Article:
It’s easy to preach on these marriage passages at the anniversary mass when the sanctuary is filled with couples celebrating twenty-five, forty or sixty years together. It’s easy to speak about the covenant of marriage when you look into the eyes of partners who know the size of each other’s secret regret and the shape of their private dreams.
It is easy to preach these passages with conviction when you are speaking to people who have walked together, facing the same direction, staring down their demons and holding tight to their blessings. They don’t duck when preachers toss out words like “sacrament”, and “covenant” and “commitment”. They don’t flinch when the standards are high and the requirements are tough because they have ventured into the desert and discovered life buried in the dry sand.
These are couples who struggle and fall but stand to face more trials and temptation. They are people who find in these efforts a larger spirit; a more compassionate heart; a new understanding of the cross. Maybe they are particularly determined; especially blessed; or just very, very lucky. But whatever the reasons, for these men and women, two really did become one and these readings fall upon them like a benediction.
It’s also easy to preach about marriage at the beginning of it all, when two people, armed with more hope than experience, stand eagerly before the altar--and in the midst of tulle and lace, offer up their pledge to each other and to God. In that moment, their world is filled with possibilities.
But there are other times--and other listeners. Sometimes, these words about marriage and commitment feel like assault weapons aimed directly at the wounded. Sometimes, these words are heard by broken people grasping the broken and tattered edges of their lives. Sometimes these words fall, not as a benediction, but as a burden that can be carried no more.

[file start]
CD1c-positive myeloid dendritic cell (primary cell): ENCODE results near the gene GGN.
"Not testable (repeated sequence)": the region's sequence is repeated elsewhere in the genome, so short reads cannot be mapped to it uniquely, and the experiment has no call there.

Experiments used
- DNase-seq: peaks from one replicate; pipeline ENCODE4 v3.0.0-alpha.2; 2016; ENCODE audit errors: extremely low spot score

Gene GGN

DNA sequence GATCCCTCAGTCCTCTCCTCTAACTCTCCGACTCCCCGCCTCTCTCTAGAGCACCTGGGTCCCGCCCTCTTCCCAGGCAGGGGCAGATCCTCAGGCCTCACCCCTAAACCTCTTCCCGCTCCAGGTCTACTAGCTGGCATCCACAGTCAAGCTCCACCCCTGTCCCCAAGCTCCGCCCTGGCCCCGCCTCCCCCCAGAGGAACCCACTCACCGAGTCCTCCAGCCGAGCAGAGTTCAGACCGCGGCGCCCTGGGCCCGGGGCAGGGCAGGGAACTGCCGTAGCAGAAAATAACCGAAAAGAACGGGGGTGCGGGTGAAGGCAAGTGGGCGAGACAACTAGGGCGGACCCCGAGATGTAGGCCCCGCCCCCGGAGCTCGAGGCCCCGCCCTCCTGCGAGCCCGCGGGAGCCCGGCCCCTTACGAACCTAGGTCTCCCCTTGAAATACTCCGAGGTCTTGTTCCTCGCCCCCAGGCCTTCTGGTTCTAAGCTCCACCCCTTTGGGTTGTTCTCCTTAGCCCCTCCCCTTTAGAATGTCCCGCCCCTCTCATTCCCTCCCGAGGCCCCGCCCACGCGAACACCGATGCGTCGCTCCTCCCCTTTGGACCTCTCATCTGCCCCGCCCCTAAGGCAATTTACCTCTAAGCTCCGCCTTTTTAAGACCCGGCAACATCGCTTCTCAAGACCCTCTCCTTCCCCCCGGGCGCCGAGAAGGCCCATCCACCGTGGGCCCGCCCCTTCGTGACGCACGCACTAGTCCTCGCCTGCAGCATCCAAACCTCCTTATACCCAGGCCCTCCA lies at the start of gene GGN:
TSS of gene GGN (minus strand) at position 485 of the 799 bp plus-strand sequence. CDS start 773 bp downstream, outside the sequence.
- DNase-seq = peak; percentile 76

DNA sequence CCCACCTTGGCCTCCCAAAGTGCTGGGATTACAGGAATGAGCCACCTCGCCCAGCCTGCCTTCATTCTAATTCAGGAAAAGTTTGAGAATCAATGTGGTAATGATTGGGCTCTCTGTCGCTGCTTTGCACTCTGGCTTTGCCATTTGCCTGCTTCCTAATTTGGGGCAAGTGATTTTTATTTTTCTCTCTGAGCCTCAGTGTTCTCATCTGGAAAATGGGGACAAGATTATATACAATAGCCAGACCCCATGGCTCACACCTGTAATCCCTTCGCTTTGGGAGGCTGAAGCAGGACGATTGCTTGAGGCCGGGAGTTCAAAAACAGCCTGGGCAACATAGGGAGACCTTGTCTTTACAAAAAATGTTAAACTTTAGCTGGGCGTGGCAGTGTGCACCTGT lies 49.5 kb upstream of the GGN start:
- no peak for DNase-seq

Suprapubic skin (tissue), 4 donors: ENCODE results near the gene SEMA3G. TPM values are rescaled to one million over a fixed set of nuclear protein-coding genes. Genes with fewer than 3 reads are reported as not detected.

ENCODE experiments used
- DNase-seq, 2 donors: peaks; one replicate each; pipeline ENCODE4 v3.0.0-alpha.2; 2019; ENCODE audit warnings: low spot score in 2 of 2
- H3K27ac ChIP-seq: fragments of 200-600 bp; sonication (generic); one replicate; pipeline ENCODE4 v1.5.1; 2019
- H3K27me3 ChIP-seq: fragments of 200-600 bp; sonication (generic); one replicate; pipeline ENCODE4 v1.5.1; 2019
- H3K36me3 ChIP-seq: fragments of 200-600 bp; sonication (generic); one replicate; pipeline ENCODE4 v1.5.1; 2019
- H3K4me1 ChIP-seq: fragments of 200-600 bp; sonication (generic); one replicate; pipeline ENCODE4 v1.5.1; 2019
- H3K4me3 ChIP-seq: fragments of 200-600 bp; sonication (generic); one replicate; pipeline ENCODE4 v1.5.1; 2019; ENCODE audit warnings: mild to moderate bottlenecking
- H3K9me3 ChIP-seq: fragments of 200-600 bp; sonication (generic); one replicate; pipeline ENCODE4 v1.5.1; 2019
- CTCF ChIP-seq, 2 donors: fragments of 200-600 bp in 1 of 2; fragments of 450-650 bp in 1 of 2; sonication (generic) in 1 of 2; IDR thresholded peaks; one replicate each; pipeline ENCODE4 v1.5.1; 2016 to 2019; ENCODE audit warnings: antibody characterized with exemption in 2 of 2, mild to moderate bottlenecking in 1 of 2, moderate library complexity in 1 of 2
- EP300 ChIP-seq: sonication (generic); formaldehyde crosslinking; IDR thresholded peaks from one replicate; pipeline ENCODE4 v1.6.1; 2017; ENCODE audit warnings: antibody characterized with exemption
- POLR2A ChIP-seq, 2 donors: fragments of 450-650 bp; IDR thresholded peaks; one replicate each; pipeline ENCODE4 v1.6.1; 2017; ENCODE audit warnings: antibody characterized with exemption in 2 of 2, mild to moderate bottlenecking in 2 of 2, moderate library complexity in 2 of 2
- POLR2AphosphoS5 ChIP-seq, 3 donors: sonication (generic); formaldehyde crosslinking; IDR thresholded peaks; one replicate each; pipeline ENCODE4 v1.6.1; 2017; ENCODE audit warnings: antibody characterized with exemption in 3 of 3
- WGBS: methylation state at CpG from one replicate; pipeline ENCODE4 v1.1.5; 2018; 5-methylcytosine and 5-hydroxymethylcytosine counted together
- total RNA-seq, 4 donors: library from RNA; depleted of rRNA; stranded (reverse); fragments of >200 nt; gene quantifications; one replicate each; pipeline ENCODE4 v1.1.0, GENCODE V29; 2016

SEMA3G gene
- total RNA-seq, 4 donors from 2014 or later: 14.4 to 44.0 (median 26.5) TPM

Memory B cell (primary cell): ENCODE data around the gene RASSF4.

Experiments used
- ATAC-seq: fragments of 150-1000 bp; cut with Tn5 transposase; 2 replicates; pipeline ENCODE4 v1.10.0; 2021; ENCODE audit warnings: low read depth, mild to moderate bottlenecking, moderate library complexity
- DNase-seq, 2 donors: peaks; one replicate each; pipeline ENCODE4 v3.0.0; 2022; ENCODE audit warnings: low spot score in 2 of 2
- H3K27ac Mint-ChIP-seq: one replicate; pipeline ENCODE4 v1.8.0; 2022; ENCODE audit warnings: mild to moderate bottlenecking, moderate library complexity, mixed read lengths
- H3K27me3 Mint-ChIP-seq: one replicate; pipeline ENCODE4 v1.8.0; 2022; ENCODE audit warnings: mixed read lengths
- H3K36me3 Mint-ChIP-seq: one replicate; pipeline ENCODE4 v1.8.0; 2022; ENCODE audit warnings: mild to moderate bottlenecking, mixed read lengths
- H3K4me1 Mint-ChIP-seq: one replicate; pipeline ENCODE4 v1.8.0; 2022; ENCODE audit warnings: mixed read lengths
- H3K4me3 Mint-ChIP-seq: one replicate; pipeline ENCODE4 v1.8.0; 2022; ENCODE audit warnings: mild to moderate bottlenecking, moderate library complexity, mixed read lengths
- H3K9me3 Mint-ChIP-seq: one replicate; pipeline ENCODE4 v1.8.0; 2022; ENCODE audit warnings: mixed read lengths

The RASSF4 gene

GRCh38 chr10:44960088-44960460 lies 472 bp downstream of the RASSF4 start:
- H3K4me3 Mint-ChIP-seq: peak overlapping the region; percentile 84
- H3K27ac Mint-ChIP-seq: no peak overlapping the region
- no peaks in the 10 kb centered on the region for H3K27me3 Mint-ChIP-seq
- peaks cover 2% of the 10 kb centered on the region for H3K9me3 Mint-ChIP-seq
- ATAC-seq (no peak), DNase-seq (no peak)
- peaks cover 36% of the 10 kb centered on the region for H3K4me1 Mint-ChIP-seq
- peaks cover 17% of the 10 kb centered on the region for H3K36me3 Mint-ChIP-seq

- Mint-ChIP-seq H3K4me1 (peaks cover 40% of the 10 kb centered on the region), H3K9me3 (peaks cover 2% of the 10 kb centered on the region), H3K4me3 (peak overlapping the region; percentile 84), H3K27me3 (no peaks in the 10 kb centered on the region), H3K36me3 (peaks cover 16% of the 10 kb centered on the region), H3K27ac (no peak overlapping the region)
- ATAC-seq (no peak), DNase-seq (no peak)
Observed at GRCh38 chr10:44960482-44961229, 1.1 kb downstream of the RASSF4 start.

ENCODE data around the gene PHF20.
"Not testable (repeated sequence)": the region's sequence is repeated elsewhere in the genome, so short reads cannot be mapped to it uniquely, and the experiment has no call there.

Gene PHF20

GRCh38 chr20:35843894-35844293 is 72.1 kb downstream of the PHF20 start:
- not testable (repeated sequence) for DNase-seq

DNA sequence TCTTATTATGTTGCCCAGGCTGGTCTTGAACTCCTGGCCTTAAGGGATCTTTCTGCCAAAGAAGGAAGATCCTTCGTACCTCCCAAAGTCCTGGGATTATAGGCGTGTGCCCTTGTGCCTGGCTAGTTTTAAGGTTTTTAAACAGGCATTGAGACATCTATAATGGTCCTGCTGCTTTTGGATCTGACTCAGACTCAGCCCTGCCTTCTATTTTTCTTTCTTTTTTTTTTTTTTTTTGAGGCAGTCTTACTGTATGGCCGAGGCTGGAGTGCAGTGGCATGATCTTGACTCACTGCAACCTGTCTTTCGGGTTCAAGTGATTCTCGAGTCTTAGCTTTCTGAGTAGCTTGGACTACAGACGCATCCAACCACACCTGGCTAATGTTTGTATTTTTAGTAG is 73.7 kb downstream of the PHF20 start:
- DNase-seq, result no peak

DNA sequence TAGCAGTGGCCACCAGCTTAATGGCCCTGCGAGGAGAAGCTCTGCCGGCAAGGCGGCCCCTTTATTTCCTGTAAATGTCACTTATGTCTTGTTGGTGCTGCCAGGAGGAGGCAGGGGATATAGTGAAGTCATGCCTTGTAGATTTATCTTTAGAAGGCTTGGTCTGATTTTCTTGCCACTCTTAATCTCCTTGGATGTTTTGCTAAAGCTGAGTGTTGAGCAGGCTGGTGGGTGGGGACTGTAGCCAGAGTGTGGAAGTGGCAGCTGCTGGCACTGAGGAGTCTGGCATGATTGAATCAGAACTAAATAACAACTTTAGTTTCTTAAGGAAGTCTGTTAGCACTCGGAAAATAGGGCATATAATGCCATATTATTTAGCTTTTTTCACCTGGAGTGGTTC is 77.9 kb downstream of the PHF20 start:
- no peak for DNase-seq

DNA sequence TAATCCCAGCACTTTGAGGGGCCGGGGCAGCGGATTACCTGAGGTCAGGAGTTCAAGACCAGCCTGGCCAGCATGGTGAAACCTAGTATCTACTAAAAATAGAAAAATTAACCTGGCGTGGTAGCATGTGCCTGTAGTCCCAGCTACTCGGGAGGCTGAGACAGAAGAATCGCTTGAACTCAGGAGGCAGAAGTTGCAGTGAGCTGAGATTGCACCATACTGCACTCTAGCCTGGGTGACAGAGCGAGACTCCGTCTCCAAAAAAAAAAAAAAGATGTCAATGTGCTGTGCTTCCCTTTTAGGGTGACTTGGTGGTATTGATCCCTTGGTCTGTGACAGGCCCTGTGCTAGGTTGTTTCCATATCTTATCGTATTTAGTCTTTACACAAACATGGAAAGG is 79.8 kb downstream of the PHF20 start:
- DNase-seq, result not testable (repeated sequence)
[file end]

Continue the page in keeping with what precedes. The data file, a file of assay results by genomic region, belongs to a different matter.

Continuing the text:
It is tempting for us to see those who are hurting and say, “These teachings are just too hard; too unrealistic; too outdated to uphold. Who can live this?” After all, people live longer, today. Challenges to marriage are complex and support is thin. Times have changed. Statistics show that even promises made in Church have a tendency to fail. Wouldn’t it be safer and more “pastoral” to simply water down the truth and embrace the statistics? Isn’t it more honest to lower the bar than to raise our expectations? Wouldn’t it be easier to throw up our hands and admit we can’t solve these issues than it would be to prepare our children for the hard work of living out a vocational call?
There is no question that preaching the ideal can be painful. It reveals the cracks in our façade and the sins in our closets. It holds up a mirror to our own brokenness--both personal and ecclesial-- and reminds us that we will all struggle at times to find our way home.
But we will miss much more than an affirmation of marriage if we shy away from these readings or dilute their message. We will miss something profound about our faith—something profound about our God. The Biblical story begins in birth, in the making of the world and in the creation of man and woman in the image of the God who first imagined them. That same Biblical story ends with the vision of the wedding feast of the Lamb. Throughout its pages, God’s love for his people is imaged as the love of a husband for his bride. God’s son is the heavenly Bridegroom, united with his bride, the Church.
This imagery permeates our story.
The Bible reminds us that marriage is one way we can concretely experience the great mystery of God’s love. It is a lens through which we can view and experience those great concepts of fidelity, faithfulness, mercy, forgiveness and hope.
It is a loving response to God’s call.
Like Holy Orders, marriage is a vocation designed to lead us to a life of holiness. Like all vocations, it is risky, demanding and incredibly rewarding. It can leave us open to great joy and at the same time, vulnerable to great pain. And for that very reason, as God’s people, we must continue to teach the truth about marriage. We must celebrate its beauty and mourn its death. We must reach out to those in pain without reservation; yet never lose sight of the ideal.
We must witness to the value of marriage not simply with signs or slogans; not through angry discourse or divisive action, but through our unwavering commitment to model the Christian call to love, without reserve and without measure. Pope Francis reminds us that Christian marriage carries with it a “missionary dimension;” a willingness to be a channel of God's grace and blessings for everyone we encounter.
Our witness to these truths is a reminder that the covenant of marriage does not lie at the margins of Christian life, but at its heart.
© Susan Fleming McGurgan